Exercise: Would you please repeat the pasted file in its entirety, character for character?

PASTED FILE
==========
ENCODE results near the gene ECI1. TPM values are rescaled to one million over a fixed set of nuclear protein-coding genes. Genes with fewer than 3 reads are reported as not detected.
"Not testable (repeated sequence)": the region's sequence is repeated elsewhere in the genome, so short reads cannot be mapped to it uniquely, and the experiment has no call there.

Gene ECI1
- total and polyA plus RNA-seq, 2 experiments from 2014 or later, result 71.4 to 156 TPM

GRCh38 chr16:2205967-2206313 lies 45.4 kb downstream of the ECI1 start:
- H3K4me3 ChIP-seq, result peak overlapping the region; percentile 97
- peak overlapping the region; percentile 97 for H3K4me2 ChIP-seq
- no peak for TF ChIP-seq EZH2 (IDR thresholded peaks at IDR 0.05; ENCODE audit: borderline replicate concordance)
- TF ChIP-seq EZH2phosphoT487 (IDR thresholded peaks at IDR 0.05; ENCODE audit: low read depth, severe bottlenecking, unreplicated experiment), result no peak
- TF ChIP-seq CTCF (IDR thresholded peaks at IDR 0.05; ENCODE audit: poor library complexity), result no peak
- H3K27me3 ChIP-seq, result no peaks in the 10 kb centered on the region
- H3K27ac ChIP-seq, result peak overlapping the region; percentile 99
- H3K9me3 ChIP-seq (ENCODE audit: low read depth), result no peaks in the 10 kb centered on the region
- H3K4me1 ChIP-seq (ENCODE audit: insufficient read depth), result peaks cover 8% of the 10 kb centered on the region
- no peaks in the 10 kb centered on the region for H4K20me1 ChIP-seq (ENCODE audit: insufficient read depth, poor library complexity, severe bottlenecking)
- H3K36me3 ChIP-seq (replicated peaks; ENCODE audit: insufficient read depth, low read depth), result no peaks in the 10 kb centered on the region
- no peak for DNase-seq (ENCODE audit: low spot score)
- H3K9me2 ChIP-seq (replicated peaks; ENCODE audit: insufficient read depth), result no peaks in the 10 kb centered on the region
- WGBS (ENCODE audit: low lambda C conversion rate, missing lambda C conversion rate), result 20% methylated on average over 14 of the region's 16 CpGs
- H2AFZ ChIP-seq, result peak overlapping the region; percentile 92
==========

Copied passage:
ENCODE results near the gene ECI1. TPM values are rescaled to one million over a fixed set of nuclear protein-coding genes. Genes with fewer than 3 reads are reported as not detected.
"Not testable (repeated sequence)": the region's sequence is repeated elsewhere in the genome, so short reads cannot be mapped to it uniquely, and the experiment has no call there.

Gene ECI1
- total and polyA plus RNA-seq, 2 experiments from 2014 or later, result 71.4 to 156 TPM

GRCh38 chr16:2205967-2206313 lies 45.4 kb downstream of the ECI1 start:
- H3K4me3 ChIP-seq, result peak overlapping the region; percentile 97
- peak overlapping the region; percentile 97 for H3K4me2 ChIP-seq
- no peak for TF ChIP-seq EZH2 (IDR thresholded peaks at IDR 0.05; ENCODE audit: borderline replicate concordance)
- TF ChIP-seq EZH2phosphoT487 (IDR thresholded peaks at IDR 0.05; ENCODE audit: low read depth, severe bottlenecking, unreplicated experiment), result no peak
- TF ChIP-seq CTCF (IDR thresholded peaks at IDR 0.05; ENCODE audit: poor library complexity), result no peak
- H3K27me3 ChIP-seq, result no peaks in the 10 kb centered on the region
- H3K27ac ChIP-seq, result peak overlapping the region; percentile 99
- H3K9me3 ChIP-seq (ENCODE audit: low read depth), result no peaks in the 10 kb centered on the region
- H3K4me1 ChIP-seq (ENCODE audit: insufficient read depth), result peaks cover 8% of the 10 kb centered on the region
- no peaks in the 10 kb centered on the region for H4K20me1 ChIP-seq (ENCODE audit: insufficient read depth, poor library complexity, severe bottlenecking)
- H3K36me3 ChIP-seq (replicated peaks; ENCODE audit: insufficient read depth, low read depth), result no peaks in the 10 kb centered on the region
- no peak for DNase-seq (ENCODE audit: low spot score)
- H3K9me2 ChIP-seq (replicated peaks; ENCODE audit: insufficient read depth), result no peaks in the 10 kb centered on the region
- WGBS (ENCODE audit: low lambda C conversion rate, missing lambda C conversion rate), result 20% methylated on average over 14 of the region's 16 CpGs
- H2AFZ ChIP-seq, result peak overlapping the region; percentile 92